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5.0 out of 5 stars Today's Visionary
I have had the unique opportunity to meet Robert Zubrin at a couple of conferences. He is a brilliant, funny, visionary, cantankerous engineer who has become a serious leader in the space advocacy community. His personal style comes across in his writing. He's a bright guy with a serious ax to grind about Mars, how we should get there, and how NASA is screwing up...
Published on March 13 2004 by Bart Leahy

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3.0 out of 5 stars To Mars? Yes, but by this route?
Hmmm... this is a difficult one to review.
This book is basically an advertisement for the author's "Mars Direct" scheme for manned mars missions.
On the one hand I laud Zubrin for all the time and effort he has placed into thinking up his "Mars Direct" plan for manned mars missions. The idea is certainly appealing and contians much that...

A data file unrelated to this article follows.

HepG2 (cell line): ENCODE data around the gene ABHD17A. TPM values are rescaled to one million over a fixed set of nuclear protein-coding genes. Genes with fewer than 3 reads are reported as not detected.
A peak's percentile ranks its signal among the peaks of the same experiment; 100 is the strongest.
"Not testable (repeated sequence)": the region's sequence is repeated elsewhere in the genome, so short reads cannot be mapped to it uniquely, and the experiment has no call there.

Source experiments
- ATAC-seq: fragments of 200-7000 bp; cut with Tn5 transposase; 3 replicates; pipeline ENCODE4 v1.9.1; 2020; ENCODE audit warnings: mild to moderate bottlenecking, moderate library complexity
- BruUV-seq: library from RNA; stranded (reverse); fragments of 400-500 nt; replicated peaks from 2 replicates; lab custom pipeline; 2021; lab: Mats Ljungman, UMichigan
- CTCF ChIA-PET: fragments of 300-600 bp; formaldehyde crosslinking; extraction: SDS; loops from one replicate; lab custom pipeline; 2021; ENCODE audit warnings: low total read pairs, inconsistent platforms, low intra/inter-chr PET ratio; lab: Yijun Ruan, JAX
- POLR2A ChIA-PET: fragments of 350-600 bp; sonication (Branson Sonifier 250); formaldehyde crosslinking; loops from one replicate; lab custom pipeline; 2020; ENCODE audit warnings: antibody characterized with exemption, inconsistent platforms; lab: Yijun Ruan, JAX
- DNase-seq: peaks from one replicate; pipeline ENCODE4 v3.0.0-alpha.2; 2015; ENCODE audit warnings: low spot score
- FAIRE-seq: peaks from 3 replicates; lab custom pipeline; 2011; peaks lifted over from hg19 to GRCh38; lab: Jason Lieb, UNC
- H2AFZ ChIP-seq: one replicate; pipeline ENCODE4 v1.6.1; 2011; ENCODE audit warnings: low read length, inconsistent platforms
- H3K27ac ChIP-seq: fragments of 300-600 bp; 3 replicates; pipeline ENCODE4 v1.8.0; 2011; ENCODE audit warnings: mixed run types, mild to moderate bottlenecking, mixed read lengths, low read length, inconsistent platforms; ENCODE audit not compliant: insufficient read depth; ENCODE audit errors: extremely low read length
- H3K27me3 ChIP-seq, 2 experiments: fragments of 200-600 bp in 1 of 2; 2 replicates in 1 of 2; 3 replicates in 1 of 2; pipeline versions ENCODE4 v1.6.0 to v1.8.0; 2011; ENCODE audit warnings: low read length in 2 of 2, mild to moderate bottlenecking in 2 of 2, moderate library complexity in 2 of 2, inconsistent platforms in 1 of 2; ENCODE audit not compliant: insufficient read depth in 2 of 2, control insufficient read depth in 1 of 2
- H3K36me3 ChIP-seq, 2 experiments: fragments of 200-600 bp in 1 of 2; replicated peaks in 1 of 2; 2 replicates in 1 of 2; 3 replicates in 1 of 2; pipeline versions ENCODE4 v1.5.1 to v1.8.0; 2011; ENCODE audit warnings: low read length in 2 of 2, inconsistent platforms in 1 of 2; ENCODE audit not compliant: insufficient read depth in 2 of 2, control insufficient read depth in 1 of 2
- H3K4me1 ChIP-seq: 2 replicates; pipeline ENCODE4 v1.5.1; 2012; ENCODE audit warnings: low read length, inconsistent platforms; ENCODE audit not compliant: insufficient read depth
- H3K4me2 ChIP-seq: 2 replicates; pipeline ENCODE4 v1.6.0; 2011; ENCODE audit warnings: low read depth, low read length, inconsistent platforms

Published on Aug. 28 2000 by Jim Kirk


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5.0 out of 5 stars Today's Visionary, March 13 2004
By 
Bart Leahy (Huntsville, AL) - See all my reviews
(REAL NAME)   
I have had the unique opportunity to meet Robert Zubrin at a couple of conferences. He is a brilliant, funny, visionary, cantankerous engineer who has become a serious leader in the space advocacy community. His personal style comes across in his writing. He's a bright guy with a serious ax to grind about Mars, how we should get there, and how NASA is screwing up.